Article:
A bad app in Iowa throws everything into a tizzy. Who won? Come on, the horse race has begun. Let’s get some numbers up on the board.
Spectator Nation stomps its feet.
Voting is the activity at the core of democracy, right? It’s a citizen’s sacred duty. While I have always believed this, questions about the nature of our democracy have been simmering in my soul over the decades with ever-increasing intensity. Is affirming our citizenship really nothing more than making a pencil mark on a ballot or a blip on a computer screen, indicating our “choice” among highly controlled options?
“It’s no exaggeration to call this a crisis of legitimacy,” Richard Eskow writes, regarding the Iowa Democratic caucus. “Like the GOP, the Democratic Party holds a position that is unique among democracies. It is, in effect, one half of a state-sponsored duopoly that controls electoral politics. That kind of unaccountable power is detrimental to democracy. As long as it exists, however, it confers an obligation to serve the interests of democracy.”
He adds that the Dems must confront the crisis of legitimacy the Iowa caucus fiasco has generated “by changing an insider culture that serves it, and the public interest, poorly. If it doesn’t do that, and soon, the result may well be another victory for Trump and his party.”
While all this is true, I’m certain the insider culture has no intention of letting any serious change occur, which pushes the urgency to take action—morally creative action, you might say—further down the hierarchy: to the voter . . . to the citizen.
Indeed, I suggest a change in thinking regarding the nature of “voting”—yanking it away from its institutional roots and redefining it, not as simply making a choice among preselected (and often extremely tepid) options, but as an act of moral conviction, challenge and risk: To vote is to create the nation in which you live.
To “vote” may mean to declare, in the moment: I do not live in a racist nation.
My inspiration for this redefinition of voting came from learning about the actions of volunteers at an organization called No More Deaths. The primary takeaway for me—upon learning that a U.S. District judge recently reversed the convictions of four group members, who had committed the offense of trying to help refugees stay alive as they trekked through the Sonoran Desert to the U.S. border—was that we as citizens have a deeper, more sacred obligation to our country, and what it is, than helping to choose a leader. Voting is also an act of leadership in and of itself.
A nation is not simply an infrastructure of rules and values, within which we live our lives. It is also a machine in motion, forcefully acting, at times, on values rooted in questionable moral certainties, including racism. To “vote” may mean to declare, in the moment: I do not live in a racist nation.
The four volunteers for the Arizona-based No More Deaths—whose mission is “to end death and suffering in the Mexico-U.S. borderlands through civil initiative: people of conscience working openly and in community to uphold fundamental human rights”—had been convicted last year of several federal misdemeanors, which included entering the Cabeza Prieta National Wildlife Refuge without a permit and—the biggie—leaving food and water for migrants on their perilous journey. The four were given $250 fines and 15 months of unsupervised probation.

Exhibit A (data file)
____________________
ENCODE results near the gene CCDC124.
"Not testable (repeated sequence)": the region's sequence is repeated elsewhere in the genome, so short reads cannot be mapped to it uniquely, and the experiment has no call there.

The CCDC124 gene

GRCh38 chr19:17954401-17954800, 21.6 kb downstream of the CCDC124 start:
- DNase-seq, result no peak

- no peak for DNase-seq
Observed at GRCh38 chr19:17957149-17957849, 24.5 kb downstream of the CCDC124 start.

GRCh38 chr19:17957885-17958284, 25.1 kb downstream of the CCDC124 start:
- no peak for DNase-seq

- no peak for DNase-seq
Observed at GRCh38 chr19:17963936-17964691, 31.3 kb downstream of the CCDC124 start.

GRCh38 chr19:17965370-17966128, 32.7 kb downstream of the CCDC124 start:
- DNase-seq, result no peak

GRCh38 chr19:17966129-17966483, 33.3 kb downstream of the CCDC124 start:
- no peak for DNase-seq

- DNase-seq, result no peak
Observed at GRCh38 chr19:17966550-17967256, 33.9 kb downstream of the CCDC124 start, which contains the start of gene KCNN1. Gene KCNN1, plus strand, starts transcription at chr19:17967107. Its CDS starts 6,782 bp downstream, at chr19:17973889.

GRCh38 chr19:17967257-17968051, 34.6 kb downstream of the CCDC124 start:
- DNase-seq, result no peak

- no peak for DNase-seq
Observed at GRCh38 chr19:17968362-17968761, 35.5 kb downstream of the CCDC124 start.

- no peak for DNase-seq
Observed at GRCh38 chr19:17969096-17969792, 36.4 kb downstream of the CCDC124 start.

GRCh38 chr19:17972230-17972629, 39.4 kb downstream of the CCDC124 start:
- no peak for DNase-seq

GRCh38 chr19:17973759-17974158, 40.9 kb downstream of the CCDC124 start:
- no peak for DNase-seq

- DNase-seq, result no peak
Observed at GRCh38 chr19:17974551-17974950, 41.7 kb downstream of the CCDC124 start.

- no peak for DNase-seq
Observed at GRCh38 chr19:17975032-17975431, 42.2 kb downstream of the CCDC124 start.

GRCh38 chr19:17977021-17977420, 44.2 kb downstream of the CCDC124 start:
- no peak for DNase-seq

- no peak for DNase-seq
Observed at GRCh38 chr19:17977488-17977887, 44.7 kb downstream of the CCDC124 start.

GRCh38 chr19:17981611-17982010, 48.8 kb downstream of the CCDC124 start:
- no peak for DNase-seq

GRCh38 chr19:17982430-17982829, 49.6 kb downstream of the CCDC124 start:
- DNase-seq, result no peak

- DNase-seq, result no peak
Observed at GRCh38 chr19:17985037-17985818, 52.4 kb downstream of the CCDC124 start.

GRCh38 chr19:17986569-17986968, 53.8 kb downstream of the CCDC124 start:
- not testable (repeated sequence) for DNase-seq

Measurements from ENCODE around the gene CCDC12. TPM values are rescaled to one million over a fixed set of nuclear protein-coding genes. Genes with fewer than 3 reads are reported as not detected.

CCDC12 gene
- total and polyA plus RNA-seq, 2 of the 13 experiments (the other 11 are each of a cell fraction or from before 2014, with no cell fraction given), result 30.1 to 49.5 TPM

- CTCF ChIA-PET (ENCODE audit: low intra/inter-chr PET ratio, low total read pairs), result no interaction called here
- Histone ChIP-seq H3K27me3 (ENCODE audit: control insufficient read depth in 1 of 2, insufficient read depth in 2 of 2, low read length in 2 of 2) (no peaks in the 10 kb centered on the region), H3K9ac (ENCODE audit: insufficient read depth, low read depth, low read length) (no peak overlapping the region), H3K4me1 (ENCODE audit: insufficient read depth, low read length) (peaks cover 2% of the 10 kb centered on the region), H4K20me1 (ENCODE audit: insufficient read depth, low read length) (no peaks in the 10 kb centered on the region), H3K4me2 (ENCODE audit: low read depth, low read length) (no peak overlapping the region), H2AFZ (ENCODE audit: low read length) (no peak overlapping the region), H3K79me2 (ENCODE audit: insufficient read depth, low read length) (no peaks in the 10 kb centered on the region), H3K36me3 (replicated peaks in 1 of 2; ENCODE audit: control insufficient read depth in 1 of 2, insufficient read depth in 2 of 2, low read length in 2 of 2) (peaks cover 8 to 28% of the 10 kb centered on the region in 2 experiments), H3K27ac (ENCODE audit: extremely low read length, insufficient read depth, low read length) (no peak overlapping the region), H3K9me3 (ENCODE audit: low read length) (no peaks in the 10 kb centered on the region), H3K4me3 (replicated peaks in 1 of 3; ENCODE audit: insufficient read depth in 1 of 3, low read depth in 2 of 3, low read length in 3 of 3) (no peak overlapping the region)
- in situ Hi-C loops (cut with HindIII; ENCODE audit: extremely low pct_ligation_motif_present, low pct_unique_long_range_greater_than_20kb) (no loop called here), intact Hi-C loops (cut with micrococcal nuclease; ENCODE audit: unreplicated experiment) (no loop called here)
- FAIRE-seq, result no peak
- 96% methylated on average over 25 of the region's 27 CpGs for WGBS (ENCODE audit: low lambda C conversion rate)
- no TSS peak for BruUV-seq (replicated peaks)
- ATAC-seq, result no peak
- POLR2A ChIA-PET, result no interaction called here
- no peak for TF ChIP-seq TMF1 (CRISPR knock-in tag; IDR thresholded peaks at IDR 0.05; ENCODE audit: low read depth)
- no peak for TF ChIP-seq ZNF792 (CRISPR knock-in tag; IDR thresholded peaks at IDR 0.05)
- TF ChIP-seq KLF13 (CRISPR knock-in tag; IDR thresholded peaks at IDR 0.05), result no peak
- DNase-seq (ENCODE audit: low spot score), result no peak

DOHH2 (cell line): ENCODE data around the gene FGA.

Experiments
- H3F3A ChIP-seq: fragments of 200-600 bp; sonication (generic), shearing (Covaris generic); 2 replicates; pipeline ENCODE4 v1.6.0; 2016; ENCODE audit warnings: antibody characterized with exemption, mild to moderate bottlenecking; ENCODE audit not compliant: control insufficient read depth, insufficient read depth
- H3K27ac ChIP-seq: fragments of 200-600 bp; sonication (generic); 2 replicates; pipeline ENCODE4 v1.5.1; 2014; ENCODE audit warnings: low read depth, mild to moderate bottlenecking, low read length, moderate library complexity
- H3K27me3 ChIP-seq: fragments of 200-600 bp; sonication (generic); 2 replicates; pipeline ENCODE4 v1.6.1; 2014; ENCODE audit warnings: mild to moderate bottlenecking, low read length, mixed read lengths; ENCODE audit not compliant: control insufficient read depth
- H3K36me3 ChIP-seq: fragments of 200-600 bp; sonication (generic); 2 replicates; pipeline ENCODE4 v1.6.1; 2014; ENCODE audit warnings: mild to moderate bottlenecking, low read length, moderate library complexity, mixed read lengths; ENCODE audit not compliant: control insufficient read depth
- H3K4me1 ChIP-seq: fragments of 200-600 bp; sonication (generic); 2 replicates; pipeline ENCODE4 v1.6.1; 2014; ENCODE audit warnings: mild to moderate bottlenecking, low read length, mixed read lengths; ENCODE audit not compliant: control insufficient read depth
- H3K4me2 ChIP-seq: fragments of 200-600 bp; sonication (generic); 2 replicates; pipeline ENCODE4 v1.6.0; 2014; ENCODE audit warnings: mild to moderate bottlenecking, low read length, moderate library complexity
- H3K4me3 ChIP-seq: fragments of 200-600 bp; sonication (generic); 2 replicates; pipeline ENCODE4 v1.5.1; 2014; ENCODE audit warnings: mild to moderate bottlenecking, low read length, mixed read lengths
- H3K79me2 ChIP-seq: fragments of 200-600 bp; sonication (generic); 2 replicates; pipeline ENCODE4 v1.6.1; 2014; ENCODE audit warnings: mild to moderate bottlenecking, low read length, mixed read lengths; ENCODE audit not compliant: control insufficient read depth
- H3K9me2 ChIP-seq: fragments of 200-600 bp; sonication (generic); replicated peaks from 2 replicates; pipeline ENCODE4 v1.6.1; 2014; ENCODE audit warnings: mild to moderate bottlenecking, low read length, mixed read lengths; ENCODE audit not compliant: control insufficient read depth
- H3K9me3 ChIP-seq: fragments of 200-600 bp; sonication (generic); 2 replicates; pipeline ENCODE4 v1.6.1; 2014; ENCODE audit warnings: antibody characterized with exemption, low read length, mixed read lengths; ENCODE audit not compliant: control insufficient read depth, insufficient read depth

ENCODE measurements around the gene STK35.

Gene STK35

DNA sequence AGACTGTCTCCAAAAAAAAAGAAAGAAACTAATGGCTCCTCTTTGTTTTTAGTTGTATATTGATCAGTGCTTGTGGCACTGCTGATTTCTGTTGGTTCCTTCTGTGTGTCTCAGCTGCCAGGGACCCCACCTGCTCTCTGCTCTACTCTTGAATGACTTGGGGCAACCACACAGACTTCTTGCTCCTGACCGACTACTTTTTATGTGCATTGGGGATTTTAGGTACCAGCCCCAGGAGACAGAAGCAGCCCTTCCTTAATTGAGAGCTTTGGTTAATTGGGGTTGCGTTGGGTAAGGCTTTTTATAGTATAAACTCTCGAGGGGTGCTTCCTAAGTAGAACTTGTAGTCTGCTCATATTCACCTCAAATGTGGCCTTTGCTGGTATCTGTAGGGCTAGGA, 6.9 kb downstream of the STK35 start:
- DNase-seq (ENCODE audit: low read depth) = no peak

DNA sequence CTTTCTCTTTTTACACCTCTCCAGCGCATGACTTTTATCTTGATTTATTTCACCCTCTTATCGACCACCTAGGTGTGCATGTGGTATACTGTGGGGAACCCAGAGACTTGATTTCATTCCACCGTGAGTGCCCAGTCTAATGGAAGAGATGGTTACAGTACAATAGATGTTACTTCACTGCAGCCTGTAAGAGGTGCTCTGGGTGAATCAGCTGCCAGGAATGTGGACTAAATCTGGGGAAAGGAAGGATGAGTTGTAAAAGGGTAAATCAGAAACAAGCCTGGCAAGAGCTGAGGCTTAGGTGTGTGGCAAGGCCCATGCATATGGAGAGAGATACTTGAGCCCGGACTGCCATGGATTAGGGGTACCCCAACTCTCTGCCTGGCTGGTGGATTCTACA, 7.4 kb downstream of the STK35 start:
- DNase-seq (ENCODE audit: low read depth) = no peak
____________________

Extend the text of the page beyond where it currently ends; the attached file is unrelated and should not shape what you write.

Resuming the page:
They appealed the conviction and, lo and behold, a different U.S. District judge, Rosemary Marquez, found the federal case against the four deeply flawed. The government said the volunteers’ action interfered with their efforts at border control, but Marquez found this reason deeply problematic, writing:
“The government seems to rely on a deterrence theory, reasoning that preventing clean water and food from being placed on the refuge would increase the risk of death or extreme illness for those seeking to cross unlawfully, which in turn would discourage or deter people from attempting to enter without authorization. In other words, the government claims a compelling interest in preventing defendants from interfering with a border enforcement strategy of deterrence by death.
“This gruesome logic is profoundly disturbing,” she wrote, noting that human remains have frequently been found in the wildlife refuge, including 32 sets of remains in 2017. But the claim that this cruel policy was actually deterring illegal entry is “speculative and unsupported by evidence.”
And The Guardian, reporting two years ago about the arrest of another No More Deaths volunteer, Scott Warren, for the crime of “giving food and water to two migrants” (he was eventually acquitted), pointed out that No More Deaths had released a report “documenting the systematic destruction by border patrol of water and food supplies left in the desert for migrants. Over a nearly four-year period, 3,856 gallons of water had been destroyed. The report linked to video showing Border Patrol kicking over gallons and pouring them out onto the ground.”
Standing up to this kind of cruel action—especially when it is ensconced in legality, armed and wearing a uniform—is voting at the deepest level of citizenship. Such voting comes with consequences, including the risk of arrest, but the consequences go both directions. The people are the ones, finally, with the power and responsibility to hold the government accountable.
This is participatory democracy.